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City lawmakers press CSX to keep public interest in mind with potential Hulsey Yard sale

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The railroad giant ceased operations at the massive eastside Atlanta site in May, prompting neighbors to craft a redevelopment vision

The cleared-out Hulsey Yard seems to stretch on for miles, looking like a concrete desert.
The 70-acre blank palette that is Hulsey Yard.
Sean Keenan, Curbed Atlanta

The fate of the massive rail yard cutting through four eastside Atlanta neighborhoods is still undecided, but local lawmakers want to ensure the site’s eventual redevelopment is carried out in a way that keeps neighbors’ needs at the forefront.

In May, railroad giant CSX Transportation ceased freight operations at Hulsey Yard, a more than 70-acre property that divides parts of Old Fourth Ward, Inman Park, Cabbagetown, and Reynoldstown.

A collective of Hulsey Yard neighbors has been working with architects to help plot the potential future of the site as they’d like to see it, aiming for a mixed-use community packed with dense development, trees, and transit, among other aspects.

This week, Atlanta City Councilmembers have drafted legislation that seeks to encourage CSX to “consider the future needs of the City of Atlanta, the Atlanta Beltline, and the surrounding community as they begin the process for the sale of Hulsey Yard.”

Spearheaded by councilmembers Natalyn Archibong, Carla Smith, and Amir Farokhi, the resolution notes that “it is critical for CSX to consider potential buyers who will incorporate the vision of the adjacent communities of Hulsey Yard.”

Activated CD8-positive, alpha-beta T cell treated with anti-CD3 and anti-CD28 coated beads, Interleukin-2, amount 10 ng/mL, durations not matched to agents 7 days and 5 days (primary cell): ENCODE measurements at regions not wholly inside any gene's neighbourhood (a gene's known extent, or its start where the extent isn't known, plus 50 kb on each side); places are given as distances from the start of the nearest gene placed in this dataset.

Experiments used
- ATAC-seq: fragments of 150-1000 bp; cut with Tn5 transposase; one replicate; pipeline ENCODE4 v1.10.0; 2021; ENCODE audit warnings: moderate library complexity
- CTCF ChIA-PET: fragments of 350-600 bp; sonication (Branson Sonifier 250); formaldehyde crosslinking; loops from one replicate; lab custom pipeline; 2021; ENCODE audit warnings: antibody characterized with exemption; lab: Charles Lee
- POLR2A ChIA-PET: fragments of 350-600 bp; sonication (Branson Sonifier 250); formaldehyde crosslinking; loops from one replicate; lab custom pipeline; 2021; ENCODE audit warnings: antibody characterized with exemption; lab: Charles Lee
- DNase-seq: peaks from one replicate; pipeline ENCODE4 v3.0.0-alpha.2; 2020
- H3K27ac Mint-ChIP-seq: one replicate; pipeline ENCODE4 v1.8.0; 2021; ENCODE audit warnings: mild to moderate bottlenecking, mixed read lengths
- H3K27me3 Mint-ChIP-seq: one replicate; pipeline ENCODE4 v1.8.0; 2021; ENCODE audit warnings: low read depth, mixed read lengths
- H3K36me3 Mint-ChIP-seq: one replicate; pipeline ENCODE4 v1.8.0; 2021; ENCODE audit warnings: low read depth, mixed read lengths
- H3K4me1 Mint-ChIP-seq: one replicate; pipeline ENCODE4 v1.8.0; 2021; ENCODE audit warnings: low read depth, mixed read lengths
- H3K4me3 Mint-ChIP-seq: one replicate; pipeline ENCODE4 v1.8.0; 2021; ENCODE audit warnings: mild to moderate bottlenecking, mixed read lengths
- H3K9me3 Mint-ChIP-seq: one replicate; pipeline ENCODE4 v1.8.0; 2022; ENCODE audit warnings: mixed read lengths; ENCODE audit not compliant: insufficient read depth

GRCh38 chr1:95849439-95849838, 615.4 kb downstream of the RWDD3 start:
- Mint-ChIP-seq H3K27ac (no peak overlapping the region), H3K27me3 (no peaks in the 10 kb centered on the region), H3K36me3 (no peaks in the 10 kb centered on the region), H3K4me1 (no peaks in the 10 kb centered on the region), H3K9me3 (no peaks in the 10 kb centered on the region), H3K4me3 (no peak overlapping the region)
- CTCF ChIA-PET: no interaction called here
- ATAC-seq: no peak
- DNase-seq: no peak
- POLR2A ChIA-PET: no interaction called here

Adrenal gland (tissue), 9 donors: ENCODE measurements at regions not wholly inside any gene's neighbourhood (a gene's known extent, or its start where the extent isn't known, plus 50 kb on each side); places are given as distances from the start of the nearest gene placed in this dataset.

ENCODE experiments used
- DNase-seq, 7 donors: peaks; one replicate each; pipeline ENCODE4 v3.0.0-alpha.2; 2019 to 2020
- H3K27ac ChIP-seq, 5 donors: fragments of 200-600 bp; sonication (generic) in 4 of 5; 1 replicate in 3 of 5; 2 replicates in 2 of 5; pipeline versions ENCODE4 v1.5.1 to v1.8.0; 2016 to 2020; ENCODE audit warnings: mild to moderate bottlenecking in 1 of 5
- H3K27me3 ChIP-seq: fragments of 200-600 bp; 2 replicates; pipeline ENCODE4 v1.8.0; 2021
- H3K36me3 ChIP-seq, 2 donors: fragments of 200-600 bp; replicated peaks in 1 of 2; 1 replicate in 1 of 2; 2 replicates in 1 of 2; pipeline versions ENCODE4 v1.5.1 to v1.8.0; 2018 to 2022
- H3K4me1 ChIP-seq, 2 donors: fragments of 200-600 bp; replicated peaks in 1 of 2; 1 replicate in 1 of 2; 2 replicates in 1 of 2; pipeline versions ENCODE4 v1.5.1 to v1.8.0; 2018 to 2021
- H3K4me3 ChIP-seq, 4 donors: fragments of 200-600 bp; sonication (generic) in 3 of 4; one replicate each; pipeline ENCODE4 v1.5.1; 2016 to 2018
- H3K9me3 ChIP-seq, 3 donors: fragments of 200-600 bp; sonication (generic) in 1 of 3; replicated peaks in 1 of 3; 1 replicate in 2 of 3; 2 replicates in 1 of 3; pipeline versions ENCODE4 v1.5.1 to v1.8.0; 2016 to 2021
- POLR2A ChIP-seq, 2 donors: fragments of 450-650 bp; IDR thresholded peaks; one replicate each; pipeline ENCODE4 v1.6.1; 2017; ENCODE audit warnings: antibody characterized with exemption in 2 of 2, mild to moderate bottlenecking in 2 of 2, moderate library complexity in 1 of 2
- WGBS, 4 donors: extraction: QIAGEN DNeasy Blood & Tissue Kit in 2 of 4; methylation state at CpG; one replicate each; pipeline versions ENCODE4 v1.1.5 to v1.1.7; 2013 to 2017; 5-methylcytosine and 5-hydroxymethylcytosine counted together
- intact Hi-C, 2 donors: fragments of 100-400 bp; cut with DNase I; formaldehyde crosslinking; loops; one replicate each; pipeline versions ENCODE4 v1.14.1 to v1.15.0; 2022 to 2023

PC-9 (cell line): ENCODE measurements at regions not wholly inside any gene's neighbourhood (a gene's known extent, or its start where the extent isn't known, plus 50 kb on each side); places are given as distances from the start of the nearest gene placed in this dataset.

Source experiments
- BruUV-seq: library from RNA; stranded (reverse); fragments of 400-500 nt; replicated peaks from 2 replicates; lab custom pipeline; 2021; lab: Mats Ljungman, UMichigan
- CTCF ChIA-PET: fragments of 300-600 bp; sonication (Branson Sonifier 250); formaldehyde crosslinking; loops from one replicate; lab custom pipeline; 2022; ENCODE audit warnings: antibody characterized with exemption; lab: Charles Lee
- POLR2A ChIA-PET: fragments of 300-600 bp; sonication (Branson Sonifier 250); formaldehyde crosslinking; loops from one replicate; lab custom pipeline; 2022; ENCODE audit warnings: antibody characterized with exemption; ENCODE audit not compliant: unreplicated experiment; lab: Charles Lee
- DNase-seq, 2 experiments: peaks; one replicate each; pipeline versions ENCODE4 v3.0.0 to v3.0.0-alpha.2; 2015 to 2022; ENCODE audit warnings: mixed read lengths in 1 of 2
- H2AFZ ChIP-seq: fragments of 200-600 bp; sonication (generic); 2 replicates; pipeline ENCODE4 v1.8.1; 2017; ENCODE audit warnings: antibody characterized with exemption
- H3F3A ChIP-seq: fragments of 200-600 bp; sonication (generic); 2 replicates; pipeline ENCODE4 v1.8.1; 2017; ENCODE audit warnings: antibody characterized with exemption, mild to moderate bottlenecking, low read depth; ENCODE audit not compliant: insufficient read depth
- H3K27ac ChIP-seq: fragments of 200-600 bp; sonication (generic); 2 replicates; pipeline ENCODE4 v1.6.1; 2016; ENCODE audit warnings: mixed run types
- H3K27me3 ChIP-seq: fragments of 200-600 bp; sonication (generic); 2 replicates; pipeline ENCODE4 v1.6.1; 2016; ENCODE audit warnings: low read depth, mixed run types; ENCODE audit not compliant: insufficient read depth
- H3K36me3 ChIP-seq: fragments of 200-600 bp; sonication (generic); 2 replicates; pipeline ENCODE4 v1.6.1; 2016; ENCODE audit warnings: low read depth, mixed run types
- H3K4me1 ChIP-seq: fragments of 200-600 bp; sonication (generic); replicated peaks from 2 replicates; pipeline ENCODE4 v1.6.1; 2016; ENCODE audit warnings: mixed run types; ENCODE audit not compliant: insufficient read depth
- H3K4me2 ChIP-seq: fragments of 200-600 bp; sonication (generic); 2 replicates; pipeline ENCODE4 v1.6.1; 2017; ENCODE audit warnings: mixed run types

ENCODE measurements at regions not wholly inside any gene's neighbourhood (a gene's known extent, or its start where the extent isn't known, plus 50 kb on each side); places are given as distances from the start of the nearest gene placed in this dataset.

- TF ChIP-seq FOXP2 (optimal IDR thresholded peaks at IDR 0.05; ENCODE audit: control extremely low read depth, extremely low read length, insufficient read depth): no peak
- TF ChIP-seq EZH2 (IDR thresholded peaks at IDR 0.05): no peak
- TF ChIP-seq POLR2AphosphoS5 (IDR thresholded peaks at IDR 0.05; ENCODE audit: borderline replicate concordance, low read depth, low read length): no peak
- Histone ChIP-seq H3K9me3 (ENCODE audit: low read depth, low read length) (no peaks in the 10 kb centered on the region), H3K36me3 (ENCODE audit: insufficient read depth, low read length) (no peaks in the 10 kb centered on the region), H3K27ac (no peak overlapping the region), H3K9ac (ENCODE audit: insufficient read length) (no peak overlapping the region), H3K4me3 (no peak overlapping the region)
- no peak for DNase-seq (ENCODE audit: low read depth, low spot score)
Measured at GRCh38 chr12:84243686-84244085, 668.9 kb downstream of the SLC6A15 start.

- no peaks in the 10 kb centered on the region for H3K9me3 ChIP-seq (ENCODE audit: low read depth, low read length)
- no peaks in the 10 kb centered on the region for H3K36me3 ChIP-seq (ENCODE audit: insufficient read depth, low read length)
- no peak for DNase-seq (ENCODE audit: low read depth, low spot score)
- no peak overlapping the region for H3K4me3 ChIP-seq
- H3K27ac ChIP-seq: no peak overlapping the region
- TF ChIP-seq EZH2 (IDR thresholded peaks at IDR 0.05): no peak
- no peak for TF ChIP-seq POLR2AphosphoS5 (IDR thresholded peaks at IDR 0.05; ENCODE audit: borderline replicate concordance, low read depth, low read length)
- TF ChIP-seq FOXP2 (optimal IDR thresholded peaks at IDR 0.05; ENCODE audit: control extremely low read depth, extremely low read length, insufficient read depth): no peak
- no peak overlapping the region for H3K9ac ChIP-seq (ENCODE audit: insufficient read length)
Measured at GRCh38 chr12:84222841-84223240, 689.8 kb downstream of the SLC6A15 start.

It also nods to the site’s importance as a crucial element for a future light rail line along the Beltline’s Eastside Trail.

Archibong told Curbed Atlanta in a recent interview the mission of the proposal is to “put CSX on notice” about the ambitious redevelopment plan the Hulsey Yard Study Committee has whipped up.

“I think it’s important for CSX to be aware that there’s a vision for the yard in the event that it’s sold, so rather than being caught flat-footed ... I thought it would be appropriate to give them the information as they move forward and figure out what they’re going to do,” she said.

Essentially, neighbors don’t want a hulking shopping district catered toward drivers—a la Atlantic Station—rising at the whim of dispassionate developers.

The resolution is currently in the hands of the council’s Community Development/Human Services Committee, but Archibong said she expects it could be adopted by the full council as soon as next month.

If passed, a copy of the legislation would be forwarded to officials with CSX, the Beltline, Invest Atlanta, and the city’s departments of planning and transportation.

After that, city leaders could move toward adopting the study committee’s masterplan, which would put extra pressure on any would-be developers to keep the community’s suggestions at the forefront of their plans.

“When Atlanta Gaslight decided to sell their property, which is now the Edgewood Retail District, they met with neighbors and asked, ‘What is your vision?’” Archibong said. “And they worked with neighbors to bring that vision to reality.”

Still, though, it’s unclear what CSX is planning for Hulsey Yard; the railroad company has not responded to Curbed’s recent inquiries about a potential sale, and officials have declined to answer questions about their goals in the past.